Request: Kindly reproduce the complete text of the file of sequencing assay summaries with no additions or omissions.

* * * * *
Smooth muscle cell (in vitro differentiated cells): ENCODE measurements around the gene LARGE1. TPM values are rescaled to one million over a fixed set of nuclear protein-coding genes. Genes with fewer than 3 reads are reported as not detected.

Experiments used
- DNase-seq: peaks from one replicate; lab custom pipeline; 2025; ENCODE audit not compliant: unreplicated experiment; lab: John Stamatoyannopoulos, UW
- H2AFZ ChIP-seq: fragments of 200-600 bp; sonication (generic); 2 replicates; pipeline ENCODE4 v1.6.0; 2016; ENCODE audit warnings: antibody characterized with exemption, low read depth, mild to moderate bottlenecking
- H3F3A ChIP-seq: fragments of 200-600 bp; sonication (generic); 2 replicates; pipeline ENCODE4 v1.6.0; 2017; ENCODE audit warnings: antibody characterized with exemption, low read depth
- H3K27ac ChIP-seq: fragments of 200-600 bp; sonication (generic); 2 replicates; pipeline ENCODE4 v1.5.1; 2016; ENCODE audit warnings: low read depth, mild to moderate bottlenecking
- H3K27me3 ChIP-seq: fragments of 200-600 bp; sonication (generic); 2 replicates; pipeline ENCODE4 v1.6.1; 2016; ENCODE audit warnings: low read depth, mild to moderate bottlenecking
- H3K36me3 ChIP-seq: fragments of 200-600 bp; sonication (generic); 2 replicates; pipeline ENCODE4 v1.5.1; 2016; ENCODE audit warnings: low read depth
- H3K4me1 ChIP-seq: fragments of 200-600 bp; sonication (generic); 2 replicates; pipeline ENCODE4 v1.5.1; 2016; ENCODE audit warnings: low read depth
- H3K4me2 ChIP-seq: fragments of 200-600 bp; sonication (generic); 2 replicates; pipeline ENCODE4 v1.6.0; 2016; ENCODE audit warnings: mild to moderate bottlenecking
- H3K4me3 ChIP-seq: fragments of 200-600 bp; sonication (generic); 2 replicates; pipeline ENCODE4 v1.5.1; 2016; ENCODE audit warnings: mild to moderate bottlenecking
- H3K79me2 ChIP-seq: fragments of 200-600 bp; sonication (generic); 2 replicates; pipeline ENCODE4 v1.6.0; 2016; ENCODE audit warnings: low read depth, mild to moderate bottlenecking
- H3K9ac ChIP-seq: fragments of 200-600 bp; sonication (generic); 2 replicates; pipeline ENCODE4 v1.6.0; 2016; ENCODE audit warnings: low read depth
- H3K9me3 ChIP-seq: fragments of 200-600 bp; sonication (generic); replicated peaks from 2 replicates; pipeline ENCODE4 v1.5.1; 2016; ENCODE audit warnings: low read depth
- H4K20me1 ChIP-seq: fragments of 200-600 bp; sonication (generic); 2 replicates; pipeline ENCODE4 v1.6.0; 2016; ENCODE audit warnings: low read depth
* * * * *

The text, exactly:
Smooth muscle cell (in vitro differentiated cells): ENCODE measurements around the gene LARGE1. TPM values are rescaled to one million over a fixed set of nuclear protein-coding genes. Genes with fewer than 3 reads are reported as not detected.

Experiments used
- DNase-seq: peaks from one replicate; lab custom pipeline; 2025; ENCODE audit not compliant: unreplicated experiment; lab: John Stamatoyannopoulos, UW
- H2AFZ ChIP-seq: fragments of 200-600 bp; sonication (generic); 2 replicates; pipeline ENCODE4 v1.6.0; 2016; ENCODE audit warnings: antibody characterized with exemption, low read depth, mild to moderate bottlenecking
- H3F3A ChIP-seq: fragments of 200-600 bp; sonication (generic); 2 replicates; pipeline ENCODE4 v1.6.0; 2017; ENCODE audit warnings: antibody characterized with exemption, low read depth
- H3K27ac ChIP-seq: fragments of 200-600 bp; sonication (generic); 2 replicates; pipeline ENCODE4 v1.5.1; 2016; ENCODE audit warnings: low read depth, mild to moderate bottlenecking
- H3K27me3 ChIP-seq: fragments of 200-600 bp; sonication (generic); 2 replicates; pipeline ENCODE4 v1.6.1; 2016; ENCODE audit warnings: low read depth, mild to moderate bottlenecking
- H3K36me3 ChIP-seq: fragments of 200-600 bp; sonication (generic); 2 replicates; pipeline ENCODE4 v1.5.1; 2016; ENCODE audit warnings: low read depth
- H3K4me1 ChIP-seq: fragments of 200-600 bp; sonication (generic); 2 replicates; pipeline ENCODE4 v1.5.1; 2016; ENCODE audit warnings: low read depth
- H3K4me2 ChIP-seq: fragments of 200-600 bp; sonication (generic); 2 replicates; pipeline ENCODE4 v1.6.0; 2016; ENCODE audit warnings: mild to moderate bottlenecking
- H3K4me3 ChIP-seq: fragments of 200-600 bp; sonication (generic); 2 replicates; pipeline ENCODE4 v1.5.1; 2016; ENCODE audit warnings: mild to moderate bottlenecking
- H3K79me2 ChIP-seq: fragments of 200-600 bp; sonication (generic); 2 replicates; pipeline ENCODE4 v1.6.0; 2016; ENCODE audit warnings: low read depth, mild to moderate bottlenecking
- H3K9ac ChIP-seq: fragments of 200-600 bp; sonication (generic); 2 replicates; pipeline ENCODE4 v1.6.0; 2016; ENCODE audit warnings: low read depth
- H3K9me3 ChIP-seq: fragments of 200-600 bp; sonication (generic); replicated peaks from 2 replicates; pipeline ENCODE4 v1.5.1; 2016; ENCODE audit warnings: low read depth
- H4K20me1 ChIP-seq: fragments of 200-600 bp; sonication (generic); 2 replicates; pipeline ENCODE4 v1.6.0; 2016; ENCODE audit warnings: low read depth